Sunday Morning Pulpit: Preaching or Teaching?


I recall a short conversation I had with another pastor over a month ago. In the conversation, he commented that preaching is not the same as teaching and vice versa. After pouring some thought into the issue, I now clearly agree that the two are different. Preaching seeks to convey the good news (i.e. salvation by grace through faith in Christ) to people in the hopes that they will respond with repentance and faith. Teaching, on the other hand, contains elements of instructing, correcting, and developing people to become more like Jesus.

On a Sunday morning, do we preach or do we teach? Most churches almost exclusively refer to whatever happens at the pulpit as preaching. “Who’s preaching today?” seems to be THE question to ask on Sundays. But we do have to admit that some preaching actually looks more like teaching and most congregations find that perfectly acceptable. So what exactly do we accomplish on Sunday morning? Do we preach or do we teach? Some pastors unwaveringly declare that we preach the good news about Christ and nothing else really matters. Other pastors (by simply observing their messages) clearly teach people how to become better followers of Jesus. Which of the two do we accomplish?

I see no reason why we can’t accomplish both on Sunday mornings—preach the good news and teach people to become more like Jesus. Must we really separate the two at the pulpit? There are two reasons why I believe that both preaching and teaching can share the spotlight:

(1) You have both believers and non-believers coming to church.

Your audience composition already hints at the necessity for both. On any given Sunday, believers and non-believers gather together at your church. Preach to non-believers about the saving power of the cross and the forgiveness of their sins by God’s grace and through their faith. On the other hand, teach believers to live out their faith in ways that are pleasing to God such as willing obedience to Him and loving service to others.

(2) The Word of God accomplishes both purposes.

When you preach/teach on Sunday mornings, you do so (I hope) anchored on the Bible. The Scriptures become the authoritative source for whatever we say at the pulpit. The Word of God ultimately contains the good news of our salvation. We preach that good news to people every single week. But at the same time, the Scriptures are also beneficial for other things. Paul declared that the Scriptures are “useful for teaching, rebuking, correcting and training in righteousness” (2 Tim. 3:16, NIV84). Therefore, if you’re going to make use of the Word of God on Sunday, use it for both purposes: preaching the good news and teaching people to become more like Christ.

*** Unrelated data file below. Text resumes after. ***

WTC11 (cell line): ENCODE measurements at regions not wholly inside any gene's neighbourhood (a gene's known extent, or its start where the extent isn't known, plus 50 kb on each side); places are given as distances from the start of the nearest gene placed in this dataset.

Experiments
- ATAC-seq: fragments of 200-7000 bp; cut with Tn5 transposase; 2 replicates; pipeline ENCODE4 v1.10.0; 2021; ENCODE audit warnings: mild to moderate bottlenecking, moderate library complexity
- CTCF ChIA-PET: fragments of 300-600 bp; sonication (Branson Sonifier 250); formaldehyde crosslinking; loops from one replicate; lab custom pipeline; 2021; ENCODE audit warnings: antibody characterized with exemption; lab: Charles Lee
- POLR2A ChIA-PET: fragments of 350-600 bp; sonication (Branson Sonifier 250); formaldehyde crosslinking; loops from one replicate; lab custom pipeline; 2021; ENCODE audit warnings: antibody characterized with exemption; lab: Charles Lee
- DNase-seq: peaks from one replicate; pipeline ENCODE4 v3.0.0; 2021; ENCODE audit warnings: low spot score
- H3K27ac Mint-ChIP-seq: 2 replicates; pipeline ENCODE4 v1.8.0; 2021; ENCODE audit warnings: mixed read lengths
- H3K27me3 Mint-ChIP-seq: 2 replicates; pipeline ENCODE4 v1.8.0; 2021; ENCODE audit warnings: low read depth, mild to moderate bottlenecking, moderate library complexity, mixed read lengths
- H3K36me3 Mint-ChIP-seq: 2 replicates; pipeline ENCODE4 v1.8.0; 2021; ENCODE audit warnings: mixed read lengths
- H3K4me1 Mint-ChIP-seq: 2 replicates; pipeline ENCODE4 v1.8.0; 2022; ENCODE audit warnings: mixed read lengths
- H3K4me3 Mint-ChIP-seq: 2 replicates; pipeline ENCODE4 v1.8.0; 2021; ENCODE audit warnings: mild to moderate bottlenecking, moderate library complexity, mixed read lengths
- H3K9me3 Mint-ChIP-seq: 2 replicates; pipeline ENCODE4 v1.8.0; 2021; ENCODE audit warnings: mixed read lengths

There doesn’t seem to be any good reason to choose one over the other. I believe both preaching and teaching can co-exist at the pulpit. In fact, Paul tells the young pastor Timothy to “devote himself to the public reading of Scripture, to preaching and to teaching” (1 Tim. 4:13, NIV84). With that verse in mind, I believe that the two aspects can work in harmony in every single sermon.

In this blog, I will simply refer to whatever happens on Sunday morning as preaching since it’s the more common term. However, I always mean both preaching and teaching when I do.

Join the discussion: What do you think about preaching or teaching? Should Sunday be exclusively reserved for one or the other?

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See other preaching ideas here: Thoughts on Preaching


4 thoughts on “Sunday Morning Pulpit: Preaching or Teaching?

    • I agree that there’s an element of zeal in preaching. However, I’m sure there’s more to it than that. A biology teacher can teach the art of dissecting frogs with great zeal. But I don’t know if we could really call that “preaching”.

  1. My American pastor grandfather always said, “Preaching is yelling and teaching is telling.” Lol I love that one! Another person said, “Preaching is motivational and teaching is educational.” That one probably explains it better than my granddad’s saying, but his saying goes along with the whole point about zeal.

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